To be culturally appropriate, any approach to Indigenous mental health should be cognisant of the broader concept of SEW and mindful of the factors that currently limit uptake of primary health care. As it is likely that these initiatives will take time to produce outcomes, long‑term commitment from their funders, research partners and community members is necessary.
- Australian Bureau of Statistics. (2010). Indigenous statistics for schools. Canberra: Australian Government.
- Australian Institute of Health and Welfare. (2009). Measuring the social and emotional wellbeing of Aboriginal and Torres Strait Islander peoples. Canberra: AIHW. [PDF:384Kb]
- Williamson AB, Raphael B, Redman S, Daniels J, Eades SJ, Mayers N. (2010). Emerging themes in Aboriginal child and adolescent mental health: findings from a qualitative study in Sydney, New South Wales. MJA 192(10), 603-5.
- Dobia B, O’Rourke VG. (2011). Promoting the mental health and wellbeing of Indigenous children in Australian primary schools. Canberra: Commonwealth of Australia. [PDF:1.0Mb]
- SA Health. (2010). Aboriginal health care plan 2010–2016. Adelaide: SA Dept of Health.
- Westerman T. (2010). Engaging Australian Aboriginal youth in mental health services. Australian Psychologist, 45(3), 212-22.
- Thomas A, Cairney S, Gunthorpe W, Paradies Y, Sayers S. (2010). Strong Souls: development and validation of a culturally appropriate tool for assessment of social and emotional well-being in Indigenous youth. ANZJP, 44, 40–8.
- Zubrick SR, Silburn SR, Lawrence DM, Mitrou FG, Dalby RB, Blair EM, Griffin J, Milroy H, De Maio JA, Cox A, Li J. (2005). The Western Australian Aboriginal Child Health Survey: the social and emotional wellbeing of Aboriginal children and young people. Perth: Curtin University of Technology and Telethon Institute for Child Health Research.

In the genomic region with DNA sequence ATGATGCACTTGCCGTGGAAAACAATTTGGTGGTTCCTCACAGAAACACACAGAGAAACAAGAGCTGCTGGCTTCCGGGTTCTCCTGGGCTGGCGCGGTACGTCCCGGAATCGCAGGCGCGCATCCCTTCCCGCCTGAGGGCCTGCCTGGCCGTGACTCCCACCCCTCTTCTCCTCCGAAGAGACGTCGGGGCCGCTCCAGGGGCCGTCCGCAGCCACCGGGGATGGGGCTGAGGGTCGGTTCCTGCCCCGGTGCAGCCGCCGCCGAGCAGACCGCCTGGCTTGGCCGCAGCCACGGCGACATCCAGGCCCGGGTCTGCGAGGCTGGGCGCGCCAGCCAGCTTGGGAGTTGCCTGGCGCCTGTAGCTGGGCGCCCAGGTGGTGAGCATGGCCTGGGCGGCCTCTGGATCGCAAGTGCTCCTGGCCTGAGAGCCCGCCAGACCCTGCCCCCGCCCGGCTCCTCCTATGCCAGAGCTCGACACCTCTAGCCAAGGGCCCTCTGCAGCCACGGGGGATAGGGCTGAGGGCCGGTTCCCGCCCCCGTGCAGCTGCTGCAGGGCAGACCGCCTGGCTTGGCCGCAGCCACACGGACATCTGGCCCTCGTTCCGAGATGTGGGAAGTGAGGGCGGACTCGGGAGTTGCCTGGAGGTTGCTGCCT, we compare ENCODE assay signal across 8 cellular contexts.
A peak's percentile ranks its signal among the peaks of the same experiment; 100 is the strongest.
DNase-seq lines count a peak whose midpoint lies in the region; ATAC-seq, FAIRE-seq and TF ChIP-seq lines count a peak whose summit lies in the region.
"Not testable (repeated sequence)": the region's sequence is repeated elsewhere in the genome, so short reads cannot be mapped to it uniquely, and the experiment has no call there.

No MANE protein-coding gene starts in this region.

- Dept of Health and Ageing. (2007). National Strategic Framework for Aboriginal and Torres Strait Islander Health 2007–2013. Australian Government Implementation Plan 2007–2013. Canberra: Australian Government.
- Dept of Health and Ageing. (2011). National Mental Health Reform 2011-12. Canberra: Australian Government
- Kanowski LG, Jorm AF, Hart LM. (2009). A mental health first aid training program for Australian Aboriginal and Torres Strait Islander peoples: description and initial evaluation. International Journal of Mental Health Systems, 3, 10.
- Australian GP Network. (2010). Indigenous health and the Australian General Practice Network. Canberra: Australian GP Network.
- Dobson I, Darling K. (2003). Aboriginal Youth Mental Health Partnership Project: evaluation report. Adelaide: CAMHS Western Region. [PDF:181Kb]
- McKay et al. (n.d.). Building bridges: learning from the experts. Building bridges to implement successful life promotion and suicide prevention expertise across Aboriginal communities. Evaluation report. Manunda, QLD: Centre for Rural and Remote Mental Health. [PDF:997Kb]
- Sheehan M, Ridge D, Marshall B. (2002). This was a great project!: reflections on a 'successful' mental health promotion project in a remote Indigenous school. Health Promotion Journal of Australia, 13(3), 201–4.